While the extra time in the day can be rewarding enough, don’t forget to pat yourself on the back for achieving your goal. Pick a morning or two a week that is all for you. Rather than getting household chores done, use your early morning time to dive into that book you’ve wanted to read, take a long soak in the tub, or watch your favorite show on the DVR without interruption. It will give you something to look forward to each week and remind you of your success.

Much of adopting a new way of life is mind over matter. Continue to realize the positives your changes are bringing about and find the motivation to keep moving forward with positive changes in your life.

Did you switch from being a night owl to an early riser? How did you do it?

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Guest's picture

Good list, most of what you talk about worked for me.

I moved to in bed at 8, lights out by 9, 10 at the latest, up at 5. Still getting 8 hours of sleep a night that way.

I now get more done before 9am than I do through the rest of the day... and not hitting the snooze button all morning...

Guest's picture
Guest

Gonna try this. Really hope it works!

Andrea Karim's picture

I'm not really a morning person per se, but I prefer being up early and working to staying up late and trying to get stuff done. The thing I like the most about being up early is that no one else is, so I feel like I can really get more done. Traffic is lighter, the phone isn't ringing, and everyone else in the house is asleep. It's golden, even though it takes me a few cups of coffee to feel human at 5AM.

Guest's picture
Sally

Well-written article and great tips! I'm guilty of sleeping in too often. On the weekends, I sleep until 10:30 a.m. Even when I wake up, I lounge in my bed for a while. I don't really see sleeping in on weekends as a problem, but I have noticed recently that even getting up just 15 minutes earlier during the work week allows me to do a tremendous amount! I like your idea of getting up earlier in small increments. I think this will work best for me, knowing that I'm lazy in the morning.

Guest's picture

Very good article with sufficient tips. I definitely need to start becoming more productive and efficient in the morning and your tips will really help. There are too many days in which I find myself rushing in the morning and getting my day off to a stressful start. I will work to ensure that the aforementioned routine will become a thing of the past.

Guest's picture

From all my years of experience, if you want to be a morning person make sure that you go to bed early and cut out caffeine after noon.

Also, get a cat. They're like little biological alarm clocks.

Guest's picture
Natalia

I love waking up early. It just feels like I can get so much more done in the day. I get tired and sleepy way too early in the evening anyway.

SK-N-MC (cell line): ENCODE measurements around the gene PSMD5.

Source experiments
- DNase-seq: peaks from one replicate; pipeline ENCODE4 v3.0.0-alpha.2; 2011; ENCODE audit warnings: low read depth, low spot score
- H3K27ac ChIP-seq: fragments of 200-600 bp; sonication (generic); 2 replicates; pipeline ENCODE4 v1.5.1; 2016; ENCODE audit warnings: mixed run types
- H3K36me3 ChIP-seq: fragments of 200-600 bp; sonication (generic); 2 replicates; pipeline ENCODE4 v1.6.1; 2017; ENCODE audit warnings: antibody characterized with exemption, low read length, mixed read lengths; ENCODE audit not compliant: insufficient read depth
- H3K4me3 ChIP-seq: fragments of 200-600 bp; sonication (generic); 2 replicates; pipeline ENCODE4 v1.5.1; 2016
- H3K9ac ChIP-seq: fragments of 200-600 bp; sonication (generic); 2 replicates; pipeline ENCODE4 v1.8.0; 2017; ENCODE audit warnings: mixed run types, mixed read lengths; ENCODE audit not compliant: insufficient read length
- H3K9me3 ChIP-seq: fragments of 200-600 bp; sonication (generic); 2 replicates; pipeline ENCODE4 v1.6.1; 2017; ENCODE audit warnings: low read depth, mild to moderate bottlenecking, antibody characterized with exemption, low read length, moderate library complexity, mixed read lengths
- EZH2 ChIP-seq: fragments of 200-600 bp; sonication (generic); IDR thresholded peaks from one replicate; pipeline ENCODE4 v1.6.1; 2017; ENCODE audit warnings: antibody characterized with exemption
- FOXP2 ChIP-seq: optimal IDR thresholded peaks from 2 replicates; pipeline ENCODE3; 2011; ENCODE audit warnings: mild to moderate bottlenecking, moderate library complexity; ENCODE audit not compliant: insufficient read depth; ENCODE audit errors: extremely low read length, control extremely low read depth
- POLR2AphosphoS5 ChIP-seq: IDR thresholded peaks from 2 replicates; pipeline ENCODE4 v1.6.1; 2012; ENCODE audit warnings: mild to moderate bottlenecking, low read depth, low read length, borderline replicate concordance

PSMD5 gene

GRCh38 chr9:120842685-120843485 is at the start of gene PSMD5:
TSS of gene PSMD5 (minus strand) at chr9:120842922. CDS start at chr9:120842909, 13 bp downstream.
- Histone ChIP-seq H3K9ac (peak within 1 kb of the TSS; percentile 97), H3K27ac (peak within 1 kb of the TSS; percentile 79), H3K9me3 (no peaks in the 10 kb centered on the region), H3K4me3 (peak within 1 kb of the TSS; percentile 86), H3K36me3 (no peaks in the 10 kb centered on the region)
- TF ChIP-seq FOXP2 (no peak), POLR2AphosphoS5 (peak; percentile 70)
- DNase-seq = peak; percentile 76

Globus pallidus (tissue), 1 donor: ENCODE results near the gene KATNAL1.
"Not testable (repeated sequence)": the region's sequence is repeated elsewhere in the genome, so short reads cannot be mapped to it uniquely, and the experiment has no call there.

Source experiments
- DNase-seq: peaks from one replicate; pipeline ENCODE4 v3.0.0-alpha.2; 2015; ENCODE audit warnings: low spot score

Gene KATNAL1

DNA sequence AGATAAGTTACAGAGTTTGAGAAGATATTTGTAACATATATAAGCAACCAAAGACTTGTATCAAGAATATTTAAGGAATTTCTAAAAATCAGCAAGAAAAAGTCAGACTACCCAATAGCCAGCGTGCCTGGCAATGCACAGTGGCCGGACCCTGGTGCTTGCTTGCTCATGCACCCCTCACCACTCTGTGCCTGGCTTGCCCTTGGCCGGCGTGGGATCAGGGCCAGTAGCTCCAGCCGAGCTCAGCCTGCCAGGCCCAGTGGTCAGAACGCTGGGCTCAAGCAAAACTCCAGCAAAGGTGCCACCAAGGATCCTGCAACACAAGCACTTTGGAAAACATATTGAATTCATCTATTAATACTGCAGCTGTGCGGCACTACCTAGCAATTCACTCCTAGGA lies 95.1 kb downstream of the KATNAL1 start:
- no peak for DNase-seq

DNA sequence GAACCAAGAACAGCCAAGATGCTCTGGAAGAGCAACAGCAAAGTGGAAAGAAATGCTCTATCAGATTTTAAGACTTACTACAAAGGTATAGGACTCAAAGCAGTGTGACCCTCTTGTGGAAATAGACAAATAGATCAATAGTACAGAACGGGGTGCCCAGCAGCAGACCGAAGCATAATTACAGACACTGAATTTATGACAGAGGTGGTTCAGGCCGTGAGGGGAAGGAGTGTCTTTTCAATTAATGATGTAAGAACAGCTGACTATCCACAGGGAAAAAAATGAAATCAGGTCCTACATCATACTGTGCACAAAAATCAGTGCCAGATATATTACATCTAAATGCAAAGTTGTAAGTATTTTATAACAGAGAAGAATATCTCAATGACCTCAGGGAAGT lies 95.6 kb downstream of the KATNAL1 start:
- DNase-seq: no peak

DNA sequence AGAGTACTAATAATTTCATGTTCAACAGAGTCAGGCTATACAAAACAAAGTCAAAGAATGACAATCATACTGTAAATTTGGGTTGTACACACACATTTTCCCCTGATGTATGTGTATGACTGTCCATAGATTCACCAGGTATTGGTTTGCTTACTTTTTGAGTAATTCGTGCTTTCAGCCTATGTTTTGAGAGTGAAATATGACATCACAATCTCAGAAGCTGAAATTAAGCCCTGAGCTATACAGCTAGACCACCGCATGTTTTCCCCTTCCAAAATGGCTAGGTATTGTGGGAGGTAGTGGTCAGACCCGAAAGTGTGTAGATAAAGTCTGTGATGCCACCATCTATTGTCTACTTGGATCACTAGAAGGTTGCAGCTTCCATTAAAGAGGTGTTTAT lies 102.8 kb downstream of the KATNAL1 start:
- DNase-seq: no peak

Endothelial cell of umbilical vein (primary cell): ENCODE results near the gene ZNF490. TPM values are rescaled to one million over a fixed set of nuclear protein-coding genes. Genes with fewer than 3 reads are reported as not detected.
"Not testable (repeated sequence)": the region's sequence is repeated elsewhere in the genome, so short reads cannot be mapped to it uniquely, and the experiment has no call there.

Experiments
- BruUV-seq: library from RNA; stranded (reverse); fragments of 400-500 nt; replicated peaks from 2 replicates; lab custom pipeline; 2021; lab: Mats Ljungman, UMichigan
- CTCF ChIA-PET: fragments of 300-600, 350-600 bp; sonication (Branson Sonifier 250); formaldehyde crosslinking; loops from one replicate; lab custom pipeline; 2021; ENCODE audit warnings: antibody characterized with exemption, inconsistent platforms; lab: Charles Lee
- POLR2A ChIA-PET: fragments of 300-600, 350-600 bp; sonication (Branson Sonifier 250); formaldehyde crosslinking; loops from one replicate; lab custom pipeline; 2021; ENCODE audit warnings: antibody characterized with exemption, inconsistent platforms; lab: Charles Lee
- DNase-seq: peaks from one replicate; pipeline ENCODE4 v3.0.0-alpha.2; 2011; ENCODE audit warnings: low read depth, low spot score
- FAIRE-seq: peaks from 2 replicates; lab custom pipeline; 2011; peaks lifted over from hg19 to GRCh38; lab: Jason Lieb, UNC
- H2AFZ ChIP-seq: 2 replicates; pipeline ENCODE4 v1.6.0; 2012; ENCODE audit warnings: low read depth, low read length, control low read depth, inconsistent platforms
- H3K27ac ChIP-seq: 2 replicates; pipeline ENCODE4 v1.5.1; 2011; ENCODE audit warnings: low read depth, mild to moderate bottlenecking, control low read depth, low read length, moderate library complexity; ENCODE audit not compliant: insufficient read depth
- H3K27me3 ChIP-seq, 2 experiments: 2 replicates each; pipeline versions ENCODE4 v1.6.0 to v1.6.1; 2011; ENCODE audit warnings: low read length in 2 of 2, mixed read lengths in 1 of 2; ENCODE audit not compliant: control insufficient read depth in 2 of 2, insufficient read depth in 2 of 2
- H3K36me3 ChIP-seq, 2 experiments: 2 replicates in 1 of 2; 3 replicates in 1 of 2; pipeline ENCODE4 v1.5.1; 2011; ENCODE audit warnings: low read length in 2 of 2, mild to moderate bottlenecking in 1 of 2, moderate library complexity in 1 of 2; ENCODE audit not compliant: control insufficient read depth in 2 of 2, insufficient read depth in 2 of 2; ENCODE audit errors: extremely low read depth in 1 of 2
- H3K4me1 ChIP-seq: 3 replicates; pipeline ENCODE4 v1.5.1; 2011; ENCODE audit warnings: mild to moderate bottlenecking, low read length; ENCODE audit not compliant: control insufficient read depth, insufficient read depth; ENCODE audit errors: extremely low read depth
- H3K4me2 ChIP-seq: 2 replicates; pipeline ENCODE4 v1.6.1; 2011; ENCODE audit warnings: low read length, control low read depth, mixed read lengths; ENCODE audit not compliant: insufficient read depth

Cats are a great way to get you up, but they can be lethal in keeping you in bed longer if they decide to snuggle in the morning.

Guest's picture

Brilliant, I love it. I am working from home too so creating a powerful and healthy habit in the morning is crucial. Damn, we are doing this in order to have the lifestyle of a home base business but sometime I treat myself badly just to stay busy in front of the computer. We still got the create a better lifestyle by the power of our habits to really live a magical life

Guest's picture
Jamie

Dialing in an evening routine is what helped me get to the point where I was waking up before the alarm. I always have trouble falling asleep at night, but if I get in bed, turn out the main light with just my nightstand light on for working on ideas for projects and reading until I get tired, I fall asleep a lot faster. Also, my smartphone screen is pretty bright, so if I plug it in across the room (it's my alarm clock as well) and abandon it for the night before I settle in to read, that helps too.

Guest's picture
Medigap Agent

I had a roommate while in the Army that would set his alarm clock back an hour just so he could hit the snooze a few times. Drove me nuts! Now that I am retired from the Army and selling Medicare supplemental insurance I don't have to get up as early. I actually find myself missing those early mornings. Think I will take your advice and shift to an earlier morning. Pushing that alarm clock out of arms reach.

Guest's picture
Guest

Wanna be up at 6 every morning? have a baby.

Guest's picture
neiseluv

No thank you!! I choose to stick to an alarm.

Good advice in the article. Will definitely work on creating an evening routine to help start early to bed and early to rise. I hate rushing in the AM but I always seem to anyway. Perhaps good quality sleep is the trick. :)